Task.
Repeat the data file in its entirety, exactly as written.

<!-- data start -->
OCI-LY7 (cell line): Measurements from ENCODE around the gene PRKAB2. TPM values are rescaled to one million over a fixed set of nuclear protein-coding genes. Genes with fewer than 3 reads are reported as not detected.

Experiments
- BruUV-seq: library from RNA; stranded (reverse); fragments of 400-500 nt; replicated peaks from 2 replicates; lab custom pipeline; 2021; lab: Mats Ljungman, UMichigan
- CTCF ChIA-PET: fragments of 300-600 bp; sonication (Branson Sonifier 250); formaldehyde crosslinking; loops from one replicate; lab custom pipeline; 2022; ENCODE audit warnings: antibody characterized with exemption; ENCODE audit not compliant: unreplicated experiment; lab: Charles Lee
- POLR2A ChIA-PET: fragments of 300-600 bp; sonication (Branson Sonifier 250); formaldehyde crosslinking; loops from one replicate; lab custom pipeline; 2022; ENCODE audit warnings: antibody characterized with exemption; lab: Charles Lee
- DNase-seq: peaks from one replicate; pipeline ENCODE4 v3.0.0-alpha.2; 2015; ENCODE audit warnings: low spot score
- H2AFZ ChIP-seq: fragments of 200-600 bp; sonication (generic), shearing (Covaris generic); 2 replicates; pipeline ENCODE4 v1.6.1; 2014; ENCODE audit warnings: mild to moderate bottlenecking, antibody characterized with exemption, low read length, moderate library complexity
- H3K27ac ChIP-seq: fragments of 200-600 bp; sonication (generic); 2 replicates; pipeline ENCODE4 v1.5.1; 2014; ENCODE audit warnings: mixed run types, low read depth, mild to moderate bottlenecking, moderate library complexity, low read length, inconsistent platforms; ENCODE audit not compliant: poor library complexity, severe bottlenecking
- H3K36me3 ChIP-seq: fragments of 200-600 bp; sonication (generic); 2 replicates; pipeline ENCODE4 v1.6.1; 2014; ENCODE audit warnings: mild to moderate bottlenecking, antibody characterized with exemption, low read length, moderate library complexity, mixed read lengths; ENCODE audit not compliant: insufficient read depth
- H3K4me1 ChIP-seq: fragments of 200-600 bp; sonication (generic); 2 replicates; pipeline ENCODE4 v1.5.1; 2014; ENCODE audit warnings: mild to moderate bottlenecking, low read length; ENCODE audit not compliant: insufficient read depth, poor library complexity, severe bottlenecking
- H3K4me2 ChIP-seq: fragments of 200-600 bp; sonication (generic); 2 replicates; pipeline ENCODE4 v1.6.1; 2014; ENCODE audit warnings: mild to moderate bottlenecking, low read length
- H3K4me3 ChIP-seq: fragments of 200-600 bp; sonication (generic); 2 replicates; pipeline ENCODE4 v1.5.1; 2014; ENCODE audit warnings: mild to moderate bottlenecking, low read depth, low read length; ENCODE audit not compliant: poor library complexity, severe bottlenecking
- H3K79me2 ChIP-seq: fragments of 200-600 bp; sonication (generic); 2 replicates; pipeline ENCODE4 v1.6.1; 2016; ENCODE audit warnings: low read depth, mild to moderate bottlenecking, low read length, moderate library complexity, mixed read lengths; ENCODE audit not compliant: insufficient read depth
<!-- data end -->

OCI-LY7 (cell line): Measurements from ENCODE around the gene PRKAB2. TPM values are rescaled to one million over a fixed set of nuclear protein-coding genes. Genes with fewer than 3 reads are reported as not detected.

Experiments
- BruUV-seq: library from RNA; stranded (reverse); fragments of 400-500 nt; replicated peaks from 2 replicates; lab custom pipeline; 2021; lab: Mats Ljungman, UMichigan
- CTCF ChIA-PET: fragments of 300-600 bp; sonication (Branson Sonifier 250); formaldehyde crosslinking; loops from one replicate; lab custom pipeline; 2022; ENCODE audit warnings: antibody characterized with exemption; ENCODE audit not compliant: unreplicated experiment; lab: Charles Lee
- POLR2A ChIA-PET: fragments of 300-600 bp; sonication (Branson Sonifier 250); formaldehyde crosslinking; loops from one replicate; lab custom pipeline; 2022; ENCODE audit warnings: antibody characterized with exemption; lab: Charles Lee
- DNase-seq: peaks from one replicate; pipeline ENCODE4 v3.0.0-alpha.2; 2015; ENCODE audit warnings: low spot score
- H2AFZ ChIP-seq: fragments of 200-600 bp; sonication (generic), shearing (Covaris generic); 2 replicates; pipeline ENCODE4 v1.6.1; 2014; ENCODE audit warnings: mild to moderate bottlenecking, antibody characterized with exemption, low read length, moderate library complexity
- H3K27ac ChIP-seq: fragments of 200-600 bp; sonication (generic); 2 replicates; pipeline ENCODE4 v1.5.1; 2014; ENCODE audit warnings: mixed run types, low read depth, mild to moderate bottlenecking, moderate library complexity, low read length, inconsistent platforms; ENCODE audit not compliant: poor library complexity, severe bottlenecking
- H3K36me3 ChIP-seq: fragments of 200-600 bp; sonication (generic); 2 replicates; pipeline ENCODE4 v1.6.1; 2014; ENCODE audit warnings: mild to moderate bottlenecking, antibody characterized with exemption, low read length, moderate library complexity, mixed read lengths; ENCODE audit not compliant: insufficient read depth
- H3K4me1 ChIP-seq: fragments of 200-600 bp; sonication (generic); 2 replicates; pipeline ENCODE4 v1.5.1; 2014; ENCODE audit warnings: mild to moderate bottlenecking, low read length; ENCODE audit not compliant: insufficient read depth, poor library complexity, severe bottlenecking
- H3K4me2 ChIP-seq: fragments of 200-600 bp; sonication (generic); 2 replicates; pipeline ENCODE4 v1.6.1; 2014; ENCODE audit warnings: mild to moderate bottlenecking, low read length
- H3K4me3 ChIP-seq: fragments of 200-600 bp; sonication (generic); 2 replicates; pipeline ENCODE4 v1.5.1; 2014; ENCODE audit warnings: mild to moderate bottlenecking, low read depth, low read length; ENCODE audit not compliant: poor library complexity, severe bottlenecking
- H3K79me2 ChIP-seq: fragments of 200-600 bp; sonication (generic); 2 replicates; pipeline ENCODE4 v1.6.1; 2016; ENCODE audit warnings: low read depth, mild to moderate bottlenecking, low read length, moderate library complexity, mixed read lengths; ENCODE audit not compliant: insufficient read depth